Varsity Math, Week 15
There always seem to be lots of boxes around this time of year. So that’s the theme of this week’s problems.
Boxes not Urns
Emerson is tagging boxes, using red, yellow, green and blue tags. Toward the end of the tagging, Emerson reaches into the box of remaining tags, and pulls out two completely at random. The digits of answer (B) to last week’s Champion Countdown problem give you the number of red, yellow, green and blue tags, respectively, just before Emerson pulls the two tags out. (Add leading zeros if necessary to bring that answer (B) up to four digits.)
What is the probability that the two tags are different colors?
Charlie is going to make a homemade nesting boxes toy, by painting some boxes bright colors. Any size box is available, as long as all measurements are a whole number of inches. Charlie’s smallest box will be 1×1×1, the largest will be 8×8×8, and there will be four boxes in between. Each box doesn’t have to be a square—the length and width can vary—and while the tops of all of the boxes have to be facing up, boxes can be rotated if need be. So in making this toy, a 2×3×4 box is the same as a 2×4×3 box — you can tell the height apart from the other two dimensions, but you can’t distinguish length from width, because of the possibility of rotating the box. One box will fit in another only if there’s a way of orienting them such that each measurement of the outer box is strictly larger than the corresponding measurement of the inner box. For example, a 2×3×4 box fits in a 5×4×6 box but not in a 3×4×4 box. For the toy, the 1×1×1 box should fit in the next smallest, which fits in the next one, and so on, with the second largest fitting in the 8×8×8.
How many different sequences of box sizes might Charlie use for the set of nesting boxes?
Solutions to Week 14
Crooked Clock. First, we only need to look for such times from noon to midnight; we can then double that number to get the final answer, since the clock precisely repeats itself every twelve hours. Next, if there are two right angles, then either the hour and minute hands overlap, point in opposite directions, or form a right angle. Because the hour hand makes one revolution in twelve hours and the minute hand makes twelve, the minute hand overtakes the hour hand eleven times in each twelve-hour period. Similarly, there are eleven times when the hour and minute hands point in opposite directions, eleven times when the minute hand is 90 degrees past the hour hand, and eleven times when the minute hand is 90 degrees before the hour hand. Since the motion of the clock is uniform, each of these events occurs every 12/11 of an hour. Thus, the hour and minute hands overlap at noon, 1/11 of an hour after 1 pm, 2/11 of an hour after 2pm and so on up to 10/11 of an hour after 10 pm. 1/11 of an hour is 60/11 minutes, which is 5 minutes and 5/11 of a minute. Hence at noon, the second hand is in the same place as the matching hour and minute hands, at 1/11 of an hour after 1 pm the second hand is 5/11 of the way around the clock face, at 2/11 of an hour the second hand is 10/11 of the way around the clock face, and so on. The point is that at each one of these times except noon, the second hand is some number of elevenths of the way around from the matching hour and minute hands. But to make a right angle, it would have to be 1/4 or 3/4 of the way around. No number of elevenths is equal to a whole number of quarters, and at noon all three hands line up, so there are no configurations of the type sought when the minute hand and hour hand line up.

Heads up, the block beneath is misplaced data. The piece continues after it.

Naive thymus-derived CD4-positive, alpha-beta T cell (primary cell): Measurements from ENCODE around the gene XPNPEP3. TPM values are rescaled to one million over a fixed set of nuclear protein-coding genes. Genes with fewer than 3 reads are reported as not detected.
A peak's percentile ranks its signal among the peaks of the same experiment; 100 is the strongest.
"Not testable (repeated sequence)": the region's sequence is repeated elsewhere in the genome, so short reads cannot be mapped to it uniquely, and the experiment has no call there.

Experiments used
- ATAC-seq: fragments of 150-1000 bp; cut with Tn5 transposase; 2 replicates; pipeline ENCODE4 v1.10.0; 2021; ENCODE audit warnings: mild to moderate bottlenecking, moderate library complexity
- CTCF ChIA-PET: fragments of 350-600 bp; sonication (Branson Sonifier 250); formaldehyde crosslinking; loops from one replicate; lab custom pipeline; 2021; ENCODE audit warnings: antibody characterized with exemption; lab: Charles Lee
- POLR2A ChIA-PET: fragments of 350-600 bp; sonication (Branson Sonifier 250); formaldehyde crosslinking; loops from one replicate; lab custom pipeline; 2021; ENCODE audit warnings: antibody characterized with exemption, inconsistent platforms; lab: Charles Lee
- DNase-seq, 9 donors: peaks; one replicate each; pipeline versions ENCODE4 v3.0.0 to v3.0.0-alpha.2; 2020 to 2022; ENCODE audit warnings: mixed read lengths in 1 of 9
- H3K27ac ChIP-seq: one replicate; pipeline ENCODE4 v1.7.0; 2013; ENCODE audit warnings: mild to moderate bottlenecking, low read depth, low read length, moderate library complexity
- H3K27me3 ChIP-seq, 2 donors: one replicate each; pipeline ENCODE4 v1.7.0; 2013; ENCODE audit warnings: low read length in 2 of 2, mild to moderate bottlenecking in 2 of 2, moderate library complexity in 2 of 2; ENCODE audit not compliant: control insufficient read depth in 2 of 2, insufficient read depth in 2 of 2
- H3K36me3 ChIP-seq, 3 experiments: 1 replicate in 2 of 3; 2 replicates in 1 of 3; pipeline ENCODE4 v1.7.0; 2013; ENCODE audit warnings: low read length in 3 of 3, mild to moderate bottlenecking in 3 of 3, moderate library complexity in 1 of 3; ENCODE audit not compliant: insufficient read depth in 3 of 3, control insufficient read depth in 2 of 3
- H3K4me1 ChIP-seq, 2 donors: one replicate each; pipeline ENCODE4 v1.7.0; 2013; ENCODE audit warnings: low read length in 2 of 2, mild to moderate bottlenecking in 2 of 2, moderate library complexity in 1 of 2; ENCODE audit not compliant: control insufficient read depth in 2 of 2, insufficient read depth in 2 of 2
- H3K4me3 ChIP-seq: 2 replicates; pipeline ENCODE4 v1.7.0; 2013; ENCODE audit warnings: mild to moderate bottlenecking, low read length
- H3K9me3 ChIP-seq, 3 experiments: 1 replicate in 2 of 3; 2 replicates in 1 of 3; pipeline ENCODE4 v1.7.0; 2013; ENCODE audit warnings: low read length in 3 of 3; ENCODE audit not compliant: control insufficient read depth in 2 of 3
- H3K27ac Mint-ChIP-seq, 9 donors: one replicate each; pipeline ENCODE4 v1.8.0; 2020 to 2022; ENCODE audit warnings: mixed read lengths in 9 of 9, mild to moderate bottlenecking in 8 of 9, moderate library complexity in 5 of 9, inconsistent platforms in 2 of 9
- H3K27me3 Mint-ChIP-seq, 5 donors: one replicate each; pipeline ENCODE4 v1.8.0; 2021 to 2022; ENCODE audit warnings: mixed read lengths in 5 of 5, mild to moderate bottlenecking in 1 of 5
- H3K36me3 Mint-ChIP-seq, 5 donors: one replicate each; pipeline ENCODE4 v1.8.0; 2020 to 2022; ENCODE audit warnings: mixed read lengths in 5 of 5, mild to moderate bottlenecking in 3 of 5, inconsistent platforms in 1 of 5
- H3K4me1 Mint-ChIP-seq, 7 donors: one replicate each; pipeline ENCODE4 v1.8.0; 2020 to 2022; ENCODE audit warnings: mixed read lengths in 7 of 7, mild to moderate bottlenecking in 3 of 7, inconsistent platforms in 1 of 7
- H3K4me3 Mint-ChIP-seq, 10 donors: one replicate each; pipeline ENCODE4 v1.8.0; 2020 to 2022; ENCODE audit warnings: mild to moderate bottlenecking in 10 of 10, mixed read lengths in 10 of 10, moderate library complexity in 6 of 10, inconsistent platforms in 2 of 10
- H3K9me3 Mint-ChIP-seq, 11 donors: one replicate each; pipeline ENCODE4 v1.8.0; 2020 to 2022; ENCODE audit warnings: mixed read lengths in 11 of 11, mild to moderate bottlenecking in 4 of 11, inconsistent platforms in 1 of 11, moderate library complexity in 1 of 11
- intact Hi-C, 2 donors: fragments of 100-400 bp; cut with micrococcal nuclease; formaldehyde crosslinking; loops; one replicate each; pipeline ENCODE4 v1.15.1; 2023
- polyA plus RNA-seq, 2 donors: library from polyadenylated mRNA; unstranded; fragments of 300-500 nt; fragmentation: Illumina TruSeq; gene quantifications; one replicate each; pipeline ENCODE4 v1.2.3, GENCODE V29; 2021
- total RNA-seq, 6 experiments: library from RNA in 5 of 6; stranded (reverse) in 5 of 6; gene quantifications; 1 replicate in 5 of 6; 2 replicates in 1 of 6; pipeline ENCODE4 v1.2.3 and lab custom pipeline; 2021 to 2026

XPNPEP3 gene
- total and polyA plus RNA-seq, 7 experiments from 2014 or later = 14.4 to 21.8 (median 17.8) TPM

We can now proceed with the other configurations similarly. The minute and hour hands are opposite each other precisely at 6pm, and at that time the second hand is lined up with the minute hand, so that does not provide a solution; and at all the other times when the minute and hour hands are opposite each other, the minute and second hands differ by some number of elevenths. So there are none of the desired configurations when the minute and hour hands point in opposite directions.
At 3pm and 9pm exactly, the minute and hour hands are at right angles; and the second hand lines up precisely with the minute hand at these times, so it also makes a right angle with the hour hand. So these times work. As in the first case, though, at all other times that the minute and hour hands are at right angles, the second hand differs from their positions by some number of elevenths of a turn, not 1/4 of a turn or 3/4 of a turn. Hence, 3pm and 9pm are the only two pm times that work, and adding 3am and 9am, we get a total of 4 times per day that you can form two right angles with the hands.
Links to all of the puzzles and solutions are on the Complete Varsity Math page.
Come back next week for answers and more puzzles.